Let’s face it, the commercial lawn mower is not one of the world’s most popular machines. Its noise and stink are beloved by no one. The arrival of the commercial-grade electric mower is a quiet revolution that will be welcomed by lawncare professionals, clients, park users, golfers and sleepers everywhere.
It’s still early days for this transition. The major manufacturers have yet to develop electric machines for the commercial market, but a few specialty firms are now offering zero-turn models in the 52”-74” range with as good or better specs than their gas/diesel counterparts. (Please note: The Colorado Clean Diesel Program can only fund the replacement of diesel mowers.)
The advantages of going electric extend beyond cleaner air and quieter operation, but let’s start with those. An electric mower produces zero emissions – that means no diesel particulates, which are a serious public health risk for the operator and anyone else in the vicinity, as well as lower greenhouse gas emissions that contribute to climate change. Likewise, noise is cut roughly in half, which improves employee and customer satisfaction (and may also make it possible to start work earlier in the morning).
For those reasons alone, any lawncare company with a “green” image to maintain should seriously consider switching to electric equipment.
What’s more, an electric mower pencils out to be much cheaper in terms of total cost of ownership. While the purchase price is certainly higher – up to double that of a conventional model with similar features – this is more than offset by lower operating costs over the life of the machine. Electricity is much cheaper than gas or diesel, and with fewer moving parts (no spark plugs, oil filters, hydraulics, belts, clutches, etc.), you’ll save big on maintenance and reduced downtime. Manufacturers’ online calculators suggest that the extra upfront cost will pay for itself in about four years. (The economics are even more favorable when you factor in 45% funding from the Colorado Clean Diesel Program.)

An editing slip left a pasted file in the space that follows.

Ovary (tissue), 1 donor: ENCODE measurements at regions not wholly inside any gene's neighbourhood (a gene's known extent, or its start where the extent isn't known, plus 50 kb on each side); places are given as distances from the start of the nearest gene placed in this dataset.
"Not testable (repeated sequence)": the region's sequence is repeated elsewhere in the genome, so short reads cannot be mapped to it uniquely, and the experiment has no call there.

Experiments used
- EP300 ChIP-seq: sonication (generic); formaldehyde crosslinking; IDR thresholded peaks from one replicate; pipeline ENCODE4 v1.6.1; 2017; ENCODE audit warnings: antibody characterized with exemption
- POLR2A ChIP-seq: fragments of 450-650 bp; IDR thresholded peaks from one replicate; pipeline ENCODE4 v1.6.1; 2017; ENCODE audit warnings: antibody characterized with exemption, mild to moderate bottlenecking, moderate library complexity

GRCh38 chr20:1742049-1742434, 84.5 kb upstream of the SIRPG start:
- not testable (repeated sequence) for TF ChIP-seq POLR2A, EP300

However, run time and charging time are factors you’ll need to look hard at. Some electric models can run for a full 8 hours, but recharging a battery is not as quick as filling an empty tank. You’ll want to make sure the mower can make it through your typical work day and can be fully recharged by the next morning.
The lithium-ion batteries used in electric mowers are the same technology that’s used in electric cars, and are known to have a reasonably long life span. Still, that’s a bit of an extra unknown when switching to electric.
Note: Applicants seeking funding for any all-electric equipment must demonstrate that adequate electrical infrastructure to charge it exists or will exist on site. This infrastructure is also eligible for grant funding from the CCDP.
At least three companies specialize in commercial-grade electric mowers: Mean Green, Gravely and Greenworks. Leading the pack is the Mean Green EVO ZTR, with a 74” deck and the equivalent of 37 hp. Mean Green also offers a line of midsized riding, stand-on and walk-behind models. Gravely’s and Greenworks’ midsized ZTR’s have generally smaller batteries with shorter run times, but Gravely’s solution is an optional second battery that can be quickly swapped in.